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Endoscopic Brain Surgery

Endoscopic Brain Surgery

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Endoscopic brain surgery is a procedure used primarily to treat brain tumors. It is considered a minimally invasive brain surgery that allows neurosurgeons to identify and treat conditions that are deep within the brain. This type of surgery allows us to treat brain tumors less invasively than traditional open brain surgery, while still affording us the ability to get an in depth view of the brain.
The optical advantages of an endoscopic (such as a wide angled panoramic view, an angled view by angled lens endoscopes, and a view in the tumor removal cavity) enhance tumor removal even in complex cases of bulky tumors. Most patients are able to go home in 2-3 days.

What is endoscopic neurosurgery?
Endoscopic neurosurgery may be completely endoscopic or may be endoscopic assisted neurosurgery purely users key hole approach with use of endoscopic and its instruments to remove the diseased part. In Endoscopic assisted neurosurgery endoscope is used to assist the micro neurosurgery, meaning that major part of the surgery is done with the help of microscopewith some assistance of endoscopic during the surgery. Most often endoscopic assisted neurosurgery will be a part of minimally invasive neurosurgery (small cosmetic incision).
Therefore both endoscopic neurosurgery and minimally invasive neurosurgery serve the same purpose of achieving the goal through small cosmetically concealed skin incisions.

Endoscopic Assisted Neurosurgery:
This is an operation conducted using a sophisticated neurological operating microscope for visualization and advanced micro neurosurgical techniques, to surgically manage a disease process. During the operation an endoscopic is introduced into the operative an endoscopic is introduced into the operative area to permit visualization of structures beyond the range of the operating microscope such as around corners or “underneath” other deep anatomical structures. The Endoscopic image can be viewed on a television monitor, or through a “heads up” display projected to the operating microscope.
Procedures done with endoscopic assisted micro neurosurgery are aneurysms, most of skull base tumors, epidermoid cysts of the brain, Trigeminal Neuralgia, acoustic schwannomas, and others.
Procedures done on brain with pure endoscopic approach are:-
* Third Ventriculostomy (for Hydrocephalus)
* Intraventricular operations for removal of tumors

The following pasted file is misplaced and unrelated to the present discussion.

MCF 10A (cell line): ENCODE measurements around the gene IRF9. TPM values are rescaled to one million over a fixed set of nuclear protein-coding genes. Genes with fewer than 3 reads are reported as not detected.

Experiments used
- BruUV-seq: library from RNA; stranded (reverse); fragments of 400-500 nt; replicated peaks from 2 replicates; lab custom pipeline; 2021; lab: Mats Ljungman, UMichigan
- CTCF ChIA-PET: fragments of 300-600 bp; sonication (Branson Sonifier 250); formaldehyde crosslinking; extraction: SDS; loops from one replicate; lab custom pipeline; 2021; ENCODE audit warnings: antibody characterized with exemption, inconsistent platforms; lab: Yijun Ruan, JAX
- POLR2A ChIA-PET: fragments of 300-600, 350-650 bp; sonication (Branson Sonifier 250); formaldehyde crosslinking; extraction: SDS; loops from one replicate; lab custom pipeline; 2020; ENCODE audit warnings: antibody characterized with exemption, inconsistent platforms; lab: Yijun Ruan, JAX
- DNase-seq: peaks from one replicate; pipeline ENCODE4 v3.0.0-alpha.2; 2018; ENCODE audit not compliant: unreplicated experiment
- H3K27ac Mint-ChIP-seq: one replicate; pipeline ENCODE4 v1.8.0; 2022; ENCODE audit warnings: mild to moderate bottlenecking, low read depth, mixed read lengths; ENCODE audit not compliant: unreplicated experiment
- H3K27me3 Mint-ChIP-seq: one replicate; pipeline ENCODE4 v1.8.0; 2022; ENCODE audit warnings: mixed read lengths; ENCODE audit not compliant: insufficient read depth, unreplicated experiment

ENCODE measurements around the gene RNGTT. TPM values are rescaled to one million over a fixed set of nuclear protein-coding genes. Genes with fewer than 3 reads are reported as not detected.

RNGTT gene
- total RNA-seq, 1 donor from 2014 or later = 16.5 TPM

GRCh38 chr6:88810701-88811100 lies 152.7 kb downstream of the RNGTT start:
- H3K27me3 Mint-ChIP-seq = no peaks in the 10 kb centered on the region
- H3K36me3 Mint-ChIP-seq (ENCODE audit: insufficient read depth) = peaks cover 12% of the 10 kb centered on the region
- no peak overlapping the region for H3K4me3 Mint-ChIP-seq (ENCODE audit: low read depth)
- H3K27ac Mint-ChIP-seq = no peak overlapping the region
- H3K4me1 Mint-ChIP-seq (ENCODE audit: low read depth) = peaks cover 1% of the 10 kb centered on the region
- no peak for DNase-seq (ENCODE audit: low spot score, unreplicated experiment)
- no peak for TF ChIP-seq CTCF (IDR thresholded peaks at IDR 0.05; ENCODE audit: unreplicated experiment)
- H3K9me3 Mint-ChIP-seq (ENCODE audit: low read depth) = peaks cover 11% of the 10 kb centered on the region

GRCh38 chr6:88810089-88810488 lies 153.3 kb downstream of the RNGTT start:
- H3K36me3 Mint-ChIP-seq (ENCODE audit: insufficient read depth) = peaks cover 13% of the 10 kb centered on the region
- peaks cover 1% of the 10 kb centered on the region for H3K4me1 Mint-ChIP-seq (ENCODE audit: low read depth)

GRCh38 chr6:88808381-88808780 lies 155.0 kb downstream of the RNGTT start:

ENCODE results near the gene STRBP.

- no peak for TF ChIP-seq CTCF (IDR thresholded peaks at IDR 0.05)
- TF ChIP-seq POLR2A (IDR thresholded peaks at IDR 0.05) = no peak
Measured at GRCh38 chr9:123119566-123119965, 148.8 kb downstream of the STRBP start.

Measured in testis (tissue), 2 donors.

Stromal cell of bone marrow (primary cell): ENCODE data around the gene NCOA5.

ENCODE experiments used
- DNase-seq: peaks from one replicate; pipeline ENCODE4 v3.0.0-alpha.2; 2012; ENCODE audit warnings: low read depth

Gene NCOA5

* Third ventricular colloid cyst and
* Fenestration Resection of intracranial arachnoid cysts
* Endoscopic pituitary surgery
* Endoscopic skull base tumor excisions

Endoscopic Pituitary Surgery:
Endoscopic pituitary surgery, also called as Transnasal Transphenoidal Endoscopic Pituitary Adenoma Surgery is Performed through a natural nasal air pathway through the nose without any incisions unlike the conventional microscopic surgery performed with an incision made under the upper lip or inner aspect of a nostril. Endoscopic surgery does not require the use of a metallic transsphenoidal retractor that is used for conventional microscopic Transnasal Transphenoidal Pituitary Tumor Surgery. A 4-mm endoscope is placed in front of the tumor in the sphenoidal sinus and the tumor is removed with specially designed surgical tools. Postoperative nasal packing is not necessary, and postoperative discomfort in minimal. Most patients are able to go home the following day. The optical advantages of an endoscope (such as a wide –angled panoramic view, an angled view by angled lens endoscope, and a view in the tumor removal cavity) enhance tumor removal even in complex cases of bulky tumors.
Endoscopic Treatment of Hydrocephalus: Hydrocephalus is a condition in which the normal circulatory pathways of cerebrospinal fluid (CSF) are altered. Hydrocephalus can result from a number of conditions including congenital malformations, infection, hemorrhage, or brain tumors. With the accumulation of CSF, the intracranial pressure increase resulting in symptoms such as headache, vomiting, altered personality and decreased cognitive performance. Hydrocephalus was perniciously treated by VP and VA shunts which had a significant rate of failure requiring frequent hospitalizations and additional surgery.

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